International watchdog rates Bhutan’s status as ‘partly free’

International watchdog rates Bhutan’s status as ‘partly free’

According to the international NGO Freedom House 2020 report Bhutan is a constitutional monarchy that has made significant strides toward becoming a consolidated democracy over the past decade. It has held multiple credible elections and undergone transfers of power to opposition parties. However, ongoing problems include discrimination against Nepali-speaking and non-Buddhist minorities, media self-censorship and, increasingly, the use of libel and defamation cases to silence journalists.

Expression

According to Freedom House, while there are multiple private media outlets, many depend on advertising from state bodies, and Bhutan’s media environment remains subject to a high degree of self-censorship, especially regarding criticism of the royal family. Powerful individuals can use defamation laws to retaliate against critics.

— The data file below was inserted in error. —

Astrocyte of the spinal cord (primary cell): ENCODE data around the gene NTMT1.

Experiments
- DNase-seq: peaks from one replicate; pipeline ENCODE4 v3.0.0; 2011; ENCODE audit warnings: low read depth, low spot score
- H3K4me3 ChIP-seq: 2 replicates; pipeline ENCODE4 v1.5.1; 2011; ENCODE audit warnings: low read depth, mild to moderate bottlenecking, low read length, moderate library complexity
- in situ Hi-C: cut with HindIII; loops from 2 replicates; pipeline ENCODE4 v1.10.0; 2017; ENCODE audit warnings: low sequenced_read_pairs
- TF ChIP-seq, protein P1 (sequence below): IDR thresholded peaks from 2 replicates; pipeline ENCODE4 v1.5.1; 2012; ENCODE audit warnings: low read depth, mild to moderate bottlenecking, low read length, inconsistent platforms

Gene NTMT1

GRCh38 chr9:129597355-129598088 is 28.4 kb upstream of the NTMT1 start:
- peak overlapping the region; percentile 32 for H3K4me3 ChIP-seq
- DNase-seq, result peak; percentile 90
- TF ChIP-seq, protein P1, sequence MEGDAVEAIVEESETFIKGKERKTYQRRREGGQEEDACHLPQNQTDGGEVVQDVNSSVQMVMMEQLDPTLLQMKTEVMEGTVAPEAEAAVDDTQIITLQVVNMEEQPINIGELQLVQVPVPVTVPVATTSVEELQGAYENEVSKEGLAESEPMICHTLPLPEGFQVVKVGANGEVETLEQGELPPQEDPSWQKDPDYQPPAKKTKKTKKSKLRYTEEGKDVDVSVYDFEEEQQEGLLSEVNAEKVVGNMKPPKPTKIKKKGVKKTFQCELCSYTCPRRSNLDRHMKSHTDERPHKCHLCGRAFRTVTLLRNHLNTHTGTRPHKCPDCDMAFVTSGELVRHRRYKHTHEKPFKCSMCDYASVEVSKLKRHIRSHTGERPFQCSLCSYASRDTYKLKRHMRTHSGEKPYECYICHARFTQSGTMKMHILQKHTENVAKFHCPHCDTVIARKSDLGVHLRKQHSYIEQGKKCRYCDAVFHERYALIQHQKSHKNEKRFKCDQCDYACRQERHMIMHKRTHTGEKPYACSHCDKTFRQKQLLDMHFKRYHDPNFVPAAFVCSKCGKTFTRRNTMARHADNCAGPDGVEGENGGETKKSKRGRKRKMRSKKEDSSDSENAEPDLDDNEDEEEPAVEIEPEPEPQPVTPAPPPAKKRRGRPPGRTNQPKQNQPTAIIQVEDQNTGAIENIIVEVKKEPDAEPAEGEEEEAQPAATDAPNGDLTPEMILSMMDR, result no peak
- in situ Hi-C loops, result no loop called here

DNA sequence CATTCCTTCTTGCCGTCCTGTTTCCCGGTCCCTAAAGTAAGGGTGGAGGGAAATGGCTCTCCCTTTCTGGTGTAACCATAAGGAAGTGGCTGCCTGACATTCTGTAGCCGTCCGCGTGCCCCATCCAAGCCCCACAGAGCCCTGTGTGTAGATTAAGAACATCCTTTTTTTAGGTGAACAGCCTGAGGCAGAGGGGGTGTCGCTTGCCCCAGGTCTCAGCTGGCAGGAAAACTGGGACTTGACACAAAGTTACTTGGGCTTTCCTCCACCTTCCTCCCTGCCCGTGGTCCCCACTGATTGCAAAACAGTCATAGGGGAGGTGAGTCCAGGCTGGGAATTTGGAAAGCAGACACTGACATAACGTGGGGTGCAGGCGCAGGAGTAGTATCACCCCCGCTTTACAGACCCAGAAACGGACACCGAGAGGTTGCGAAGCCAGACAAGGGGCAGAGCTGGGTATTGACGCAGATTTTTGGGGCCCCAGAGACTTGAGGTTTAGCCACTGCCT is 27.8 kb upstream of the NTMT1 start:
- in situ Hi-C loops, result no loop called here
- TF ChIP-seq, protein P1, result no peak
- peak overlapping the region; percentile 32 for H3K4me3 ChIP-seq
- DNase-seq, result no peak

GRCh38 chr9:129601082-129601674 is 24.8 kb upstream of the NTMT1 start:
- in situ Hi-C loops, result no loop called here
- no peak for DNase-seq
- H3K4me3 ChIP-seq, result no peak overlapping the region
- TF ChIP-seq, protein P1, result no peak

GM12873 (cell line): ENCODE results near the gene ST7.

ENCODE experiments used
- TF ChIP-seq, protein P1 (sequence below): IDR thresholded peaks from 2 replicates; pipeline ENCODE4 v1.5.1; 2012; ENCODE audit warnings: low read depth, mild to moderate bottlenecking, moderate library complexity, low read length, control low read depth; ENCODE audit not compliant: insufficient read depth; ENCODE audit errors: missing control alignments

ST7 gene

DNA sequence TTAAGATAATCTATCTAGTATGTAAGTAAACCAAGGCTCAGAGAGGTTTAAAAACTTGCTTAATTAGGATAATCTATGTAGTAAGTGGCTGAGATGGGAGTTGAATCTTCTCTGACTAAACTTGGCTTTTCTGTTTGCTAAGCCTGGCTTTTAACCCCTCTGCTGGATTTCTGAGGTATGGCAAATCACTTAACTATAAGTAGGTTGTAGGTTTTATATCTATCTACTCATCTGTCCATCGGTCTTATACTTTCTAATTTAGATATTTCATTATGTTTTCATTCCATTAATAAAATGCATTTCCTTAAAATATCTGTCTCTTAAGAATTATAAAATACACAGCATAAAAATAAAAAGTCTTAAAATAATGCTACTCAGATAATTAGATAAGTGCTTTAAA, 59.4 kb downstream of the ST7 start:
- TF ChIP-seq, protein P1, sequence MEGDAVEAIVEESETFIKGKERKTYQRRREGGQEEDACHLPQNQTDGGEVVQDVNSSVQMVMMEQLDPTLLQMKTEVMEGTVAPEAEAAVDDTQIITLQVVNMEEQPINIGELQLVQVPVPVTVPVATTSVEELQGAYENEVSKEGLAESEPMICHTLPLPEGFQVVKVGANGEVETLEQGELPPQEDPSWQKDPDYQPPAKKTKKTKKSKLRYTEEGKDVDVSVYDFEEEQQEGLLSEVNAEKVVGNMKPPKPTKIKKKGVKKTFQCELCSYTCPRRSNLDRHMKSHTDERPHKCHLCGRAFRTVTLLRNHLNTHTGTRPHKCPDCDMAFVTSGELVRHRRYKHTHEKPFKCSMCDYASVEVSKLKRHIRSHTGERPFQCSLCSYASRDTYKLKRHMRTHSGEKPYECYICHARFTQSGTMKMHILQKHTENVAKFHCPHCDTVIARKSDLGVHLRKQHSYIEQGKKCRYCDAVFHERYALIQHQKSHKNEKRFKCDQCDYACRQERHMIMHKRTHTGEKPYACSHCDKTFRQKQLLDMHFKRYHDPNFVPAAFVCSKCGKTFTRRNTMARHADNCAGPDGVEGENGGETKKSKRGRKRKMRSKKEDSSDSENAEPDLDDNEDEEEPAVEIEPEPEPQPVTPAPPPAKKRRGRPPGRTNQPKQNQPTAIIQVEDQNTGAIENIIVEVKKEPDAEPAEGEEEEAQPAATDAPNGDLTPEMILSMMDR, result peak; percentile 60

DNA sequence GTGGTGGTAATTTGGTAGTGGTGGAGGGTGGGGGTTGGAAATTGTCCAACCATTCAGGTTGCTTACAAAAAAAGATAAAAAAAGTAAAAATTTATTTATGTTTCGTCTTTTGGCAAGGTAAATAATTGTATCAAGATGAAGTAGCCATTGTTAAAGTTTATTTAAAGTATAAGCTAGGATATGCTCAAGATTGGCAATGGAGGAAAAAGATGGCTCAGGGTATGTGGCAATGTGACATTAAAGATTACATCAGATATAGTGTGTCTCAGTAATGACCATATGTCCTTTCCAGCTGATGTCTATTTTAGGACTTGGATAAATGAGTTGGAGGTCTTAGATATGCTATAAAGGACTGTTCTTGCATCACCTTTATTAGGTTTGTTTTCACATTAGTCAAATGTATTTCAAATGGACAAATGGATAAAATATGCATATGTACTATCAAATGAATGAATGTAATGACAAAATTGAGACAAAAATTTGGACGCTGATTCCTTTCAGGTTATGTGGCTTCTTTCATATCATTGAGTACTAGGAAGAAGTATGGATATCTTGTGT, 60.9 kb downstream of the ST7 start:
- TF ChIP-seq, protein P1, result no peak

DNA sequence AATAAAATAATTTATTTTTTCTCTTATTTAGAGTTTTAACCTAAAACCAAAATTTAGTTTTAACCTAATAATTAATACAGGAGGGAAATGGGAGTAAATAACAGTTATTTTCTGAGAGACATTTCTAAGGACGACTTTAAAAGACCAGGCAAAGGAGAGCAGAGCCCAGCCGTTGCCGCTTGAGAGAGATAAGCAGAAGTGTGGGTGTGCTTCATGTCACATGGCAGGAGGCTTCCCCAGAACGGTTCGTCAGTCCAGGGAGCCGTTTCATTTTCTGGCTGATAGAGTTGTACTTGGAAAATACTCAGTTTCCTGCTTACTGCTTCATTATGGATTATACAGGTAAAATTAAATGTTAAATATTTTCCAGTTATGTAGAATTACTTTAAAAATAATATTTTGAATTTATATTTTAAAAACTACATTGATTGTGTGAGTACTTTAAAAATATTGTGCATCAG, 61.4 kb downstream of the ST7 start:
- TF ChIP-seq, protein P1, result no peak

Freedom of expression is constitutionally guaranteed and generally respected. However, under the National Security Act, speech that creates or attempts to create “hatred and disaffection among the people” or “misunderstanding or hostility between the government and people,” among other offences, can be punished with imprisonment. The broad language of the law makes it vulnerable to misuse.

Association

Freedom House reported that NGOs that work on issues related to ethnic Nepalis are not allowed to operate, but other local and international NGOs work with increasing freedom on a wide range of issues. Under the 2007 Civil Society Organization Act, all new NGOs must register with the government. Registration is granted to NGOs that are determined by the government as “not harmful to the peace and unity of the country.”

Citizens must receive government approval to form political parties. Obtaining approval is sometimes difficult, and the government has denied registration to several newly formed parties.